“The Glow Coming to Madison Square”
By Carol Vogel
Public art projects in Madison Square Park — the urban oasis between Madison and Fifth Avenues from 23rd to 26th Streets — have been beautiful, bemusing and sometimes even a tad creepy. One of the most outrageous took place in 2009, when 31 slightly different sculptures of a naked man dotted the park’s grounds, were perched along rooftops on neighboring buildings and scattered around the sidewalks of the Flatiron district. The figure, cast by the British sculptor Antony Gormley from his own body, caused quite a stir. One passer-by called 911, having mistaken a sculpture perched on the ledge of the Empire State Building for a jumper.
Now, another ambitious and dramatic — though far more benign — installation is set to take up residence at the park from April 30, 2015, through Jan. 10, 2016, casting a luminous golden glow that will be visible from blocks away. It’s the work of the New York conceptual artist Teresita Fernández. Rather than simply erecting a sculpture in the park, her mission is to challenge the traditional notion of outdoor art, creating an experiential installation.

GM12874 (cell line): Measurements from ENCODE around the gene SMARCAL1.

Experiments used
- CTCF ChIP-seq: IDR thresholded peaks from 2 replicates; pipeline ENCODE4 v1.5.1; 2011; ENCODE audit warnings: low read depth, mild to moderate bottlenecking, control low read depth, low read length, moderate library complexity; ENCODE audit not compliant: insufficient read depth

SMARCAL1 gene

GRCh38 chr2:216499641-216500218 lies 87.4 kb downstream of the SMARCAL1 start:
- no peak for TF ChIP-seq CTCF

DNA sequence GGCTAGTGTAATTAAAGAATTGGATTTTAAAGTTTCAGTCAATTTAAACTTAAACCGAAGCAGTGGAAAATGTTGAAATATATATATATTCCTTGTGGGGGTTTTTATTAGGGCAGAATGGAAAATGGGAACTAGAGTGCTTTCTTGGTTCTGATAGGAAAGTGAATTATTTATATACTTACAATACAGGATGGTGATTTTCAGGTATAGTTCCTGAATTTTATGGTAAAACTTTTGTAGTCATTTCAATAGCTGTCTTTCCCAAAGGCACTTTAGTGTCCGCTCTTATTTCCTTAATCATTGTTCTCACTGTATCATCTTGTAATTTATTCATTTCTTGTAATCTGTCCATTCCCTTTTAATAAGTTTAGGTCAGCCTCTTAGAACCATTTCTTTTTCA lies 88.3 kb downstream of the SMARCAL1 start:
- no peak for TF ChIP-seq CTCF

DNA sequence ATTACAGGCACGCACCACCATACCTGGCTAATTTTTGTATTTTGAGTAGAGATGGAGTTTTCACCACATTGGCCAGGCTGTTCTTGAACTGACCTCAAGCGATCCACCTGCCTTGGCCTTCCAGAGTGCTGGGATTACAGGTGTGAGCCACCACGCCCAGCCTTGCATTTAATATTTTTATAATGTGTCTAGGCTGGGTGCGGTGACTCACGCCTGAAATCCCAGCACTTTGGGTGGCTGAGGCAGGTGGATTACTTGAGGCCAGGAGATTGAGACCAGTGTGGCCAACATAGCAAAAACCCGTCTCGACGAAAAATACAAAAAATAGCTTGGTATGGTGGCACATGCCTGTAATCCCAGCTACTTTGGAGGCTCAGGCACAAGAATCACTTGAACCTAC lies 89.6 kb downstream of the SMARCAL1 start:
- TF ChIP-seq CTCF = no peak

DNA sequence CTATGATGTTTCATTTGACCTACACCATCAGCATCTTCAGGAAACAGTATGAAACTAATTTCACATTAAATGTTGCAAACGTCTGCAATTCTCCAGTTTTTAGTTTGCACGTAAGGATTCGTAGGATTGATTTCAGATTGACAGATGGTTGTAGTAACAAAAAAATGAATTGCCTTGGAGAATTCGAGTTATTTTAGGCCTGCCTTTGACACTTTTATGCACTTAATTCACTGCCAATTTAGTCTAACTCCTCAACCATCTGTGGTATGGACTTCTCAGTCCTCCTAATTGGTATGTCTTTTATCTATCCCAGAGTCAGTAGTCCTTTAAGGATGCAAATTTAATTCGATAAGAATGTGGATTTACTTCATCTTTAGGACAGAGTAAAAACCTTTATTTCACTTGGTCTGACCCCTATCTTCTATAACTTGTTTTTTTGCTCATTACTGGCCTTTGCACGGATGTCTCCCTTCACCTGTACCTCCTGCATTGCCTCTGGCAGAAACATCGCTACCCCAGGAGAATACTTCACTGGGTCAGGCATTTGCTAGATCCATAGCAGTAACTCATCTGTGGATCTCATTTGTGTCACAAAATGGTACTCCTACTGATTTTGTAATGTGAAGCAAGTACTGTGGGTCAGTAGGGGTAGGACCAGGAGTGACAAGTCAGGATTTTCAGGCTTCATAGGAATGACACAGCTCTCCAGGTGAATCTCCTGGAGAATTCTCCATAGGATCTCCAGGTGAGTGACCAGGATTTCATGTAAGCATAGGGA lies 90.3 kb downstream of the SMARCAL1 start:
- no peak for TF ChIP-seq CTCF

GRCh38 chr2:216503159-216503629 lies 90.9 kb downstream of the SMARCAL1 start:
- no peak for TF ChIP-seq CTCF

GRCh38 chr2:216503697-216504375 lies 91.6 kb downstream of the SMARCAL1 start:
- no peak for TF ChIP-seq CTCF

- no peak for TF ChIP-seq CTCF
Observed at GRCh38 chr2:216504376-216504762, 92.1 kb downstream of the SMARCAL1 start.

“I see the park as a system of arteries reflecting and distorting urban life,” Ms. Fernández said. “It will reflect the landscape on a grand scale, as your own reflections are seen from above and are shaped by other people and by the environment. It takes the whole park and unifies it.” Like a horizontal band, she added, the site-specific project “becomes a ghostlike installation that both alters the landscape and radiates golden light.” It also will be a visual barometer of what changes around it during different seasons and times of day.
This isn’t Ms. Fernández’s first foray in Madison Square Park. In 2001, she created “Bamboo Cinema,” a labyrinth of hollow plastic tubes, as part of a group show.
Brooke Kamin Rapaport, senior curator of the Madison Square Park Conservancy, said she has been following Ms. Fernández’s work for years. “She’s interested in the question of ephemerality and mirage; perception, light and space — all of which is particularly suited for outdoor projects,” Ms. Rapaport said. “The installation will change significantly over time and with the park’s population.”
Calling it one of the conservancy’s most ambitious installations, she estimated that “Fata Morgana” would be experienced by 50,000 park visitors daily.